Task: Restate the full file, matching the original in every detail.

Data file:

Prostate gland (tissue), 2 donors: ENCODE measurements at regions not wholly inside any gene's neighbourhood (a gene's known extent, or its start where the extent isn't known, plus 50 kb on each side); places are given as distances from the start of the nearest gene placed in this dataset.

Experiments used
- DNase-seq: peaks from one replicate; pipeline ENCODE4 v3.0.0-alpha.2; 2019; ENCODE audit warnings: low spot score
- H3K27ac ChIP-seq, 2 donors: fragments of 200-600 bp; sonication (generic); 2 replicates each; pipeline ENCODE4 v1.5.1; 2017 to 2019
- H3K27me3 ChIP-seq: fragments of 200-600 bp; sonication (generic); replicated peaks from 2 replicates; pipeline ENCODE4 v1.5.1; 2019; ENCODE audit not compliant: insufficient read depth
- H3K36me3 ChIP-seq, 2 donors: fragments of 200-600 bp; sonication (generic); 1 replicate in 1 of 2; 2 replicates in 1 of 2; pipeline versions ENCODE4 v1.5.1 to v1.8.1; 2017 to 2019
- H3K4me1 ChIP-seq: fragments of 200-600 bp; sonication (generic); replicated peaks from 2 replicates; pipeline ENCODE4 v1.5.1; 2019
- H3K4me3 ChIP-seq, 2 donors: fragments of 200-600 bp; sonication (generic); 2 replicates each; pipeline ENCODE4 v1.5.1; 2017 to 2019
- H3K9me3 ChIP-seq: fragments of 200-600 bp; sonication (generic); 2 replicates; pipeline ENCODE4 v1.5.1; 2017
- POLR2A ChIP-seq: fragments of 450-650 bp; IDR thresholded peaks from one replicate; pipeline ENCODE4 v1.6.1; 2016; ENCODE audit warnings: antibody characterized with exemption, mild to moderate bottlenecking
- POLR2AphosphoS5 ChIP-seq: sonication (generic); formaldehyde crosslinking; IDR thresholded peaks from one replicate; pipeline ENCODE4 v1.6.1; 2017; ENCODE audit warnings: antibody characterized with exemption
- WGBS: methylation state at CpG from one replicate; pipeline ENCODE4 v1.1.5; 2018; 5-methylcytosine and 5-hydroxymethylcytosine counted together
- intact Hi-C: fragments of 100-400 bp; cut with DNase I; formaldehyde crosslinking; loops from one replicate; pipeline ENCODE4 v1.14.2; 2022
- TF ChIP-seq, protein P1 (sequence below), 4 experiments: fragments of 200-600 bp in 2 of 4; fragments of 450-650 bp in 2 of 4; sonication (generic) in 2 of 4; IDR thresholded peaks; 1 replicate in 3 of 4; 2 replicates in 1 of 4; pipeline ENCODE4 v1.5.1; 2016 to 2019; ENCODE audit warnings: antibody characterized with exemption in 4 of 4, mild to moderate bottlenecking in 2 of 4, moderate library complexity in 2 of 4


Prostate gland (tissue), 2 donors: ENCODE measurements at regions not wholly inside any gene's neighbourhood (a gene's known extent, or its start where the extent isn't known, plus 50 kb on each side); places are given as distances from the start of the nearest gene placed in this dataset.

Experiments used
- DNase-seq: peaks from one replicate; pipeline ENCODE4 v3.0.0-alpha.2; 2019; ENCODE audit warnings: low spot score
- H3K27ac ChIP-seq, 2 donors: fragments of 200-600 bp; sonication (generic); 2 replicates each; pipeline ENCODE4 v1.5.1; 2017 to 2019
- H3K27me3 ChIP-seq: fragments of 200-600 bp; sonication (generic); replicated peaks from 2 replicates; pipeline ENCODE4 v1.5.1; 2019; ENCODE audit not compliant: insufficient read depth
- H3K36me3 ChIP-seq, 2 donors: fragments of 200-600 bp; sonication (generic); 1 replicate in 1 of 2; 2 replicates in 1 of 2; pipeline versions ENCODE4 v1.5.1 to v1.8.1; 2017 to 2019
- H3K4me1 ChIP-seq: fragments of 200-600 bp; sonication (generic); replicated peaks from 2 replicates; pipeline ENCODE4 v1.5.1; 2019
- H3K4me3 ChIP-seq, 2 donors: fragments of 200-600 bp; sonication (generic); 2 replicates each; pipeline ENCODE4 v1.5.1; 2017 to 2019
- H3K9me3 ChIP-seq: fragments of 200-600 bp; sonication (generic); 2 replicates; pipeline ENCODE4 v1.5.1; 2017
- POLR2A ChIP-seq: fragments of 450-650 bp; IDR thresholded peaks from one replicate; pipeline ENCODE4 v1.6.1; 2016; ENCODE audit warnings: antibody characterized with exemption, mild to moderate bottlenecking
- POLR2AphosphoS5 ChIP-seq: sonication (generic); formaldehyde crosslinking; IDR thresholded peaks from one replicate; pipeline ENCODE4 v1.6.1; 2017; ENCODE audit warnings: antibody characterized with exemption
- WGBS: methylation state at CpG from one replicate; pipeline ENCODE4 v1.1.5; 2018; 5-methylcytosine and 5-hydroxymethylcytosine counted together
- intact Hi-C: fragments of 100-400 bp; cut with DNase I; formaldehyde crosslinking; loops from one replicate; pipeline ENCODE4 v1.14.2; 2022
- TF ChIP-seq, protein P1 (sequence below), 4 experiments: fragments of 200-600 bp in 2 of 4; fragments of 450-650 bp in 2 of 4; sonication (generic) in 2 of 4; IDR thresholded peaks; 1 replicate in 3 of 4; 2 replicates in 1 of 4; pipeline ENCODE4 v1.5.1; 2016 to 2019; ENCODE audit warnings: antibody characterized with exemption in 4 of 4, mild to moderate bottlenecking in 2 of 4, moderate library complexity in 2 of 4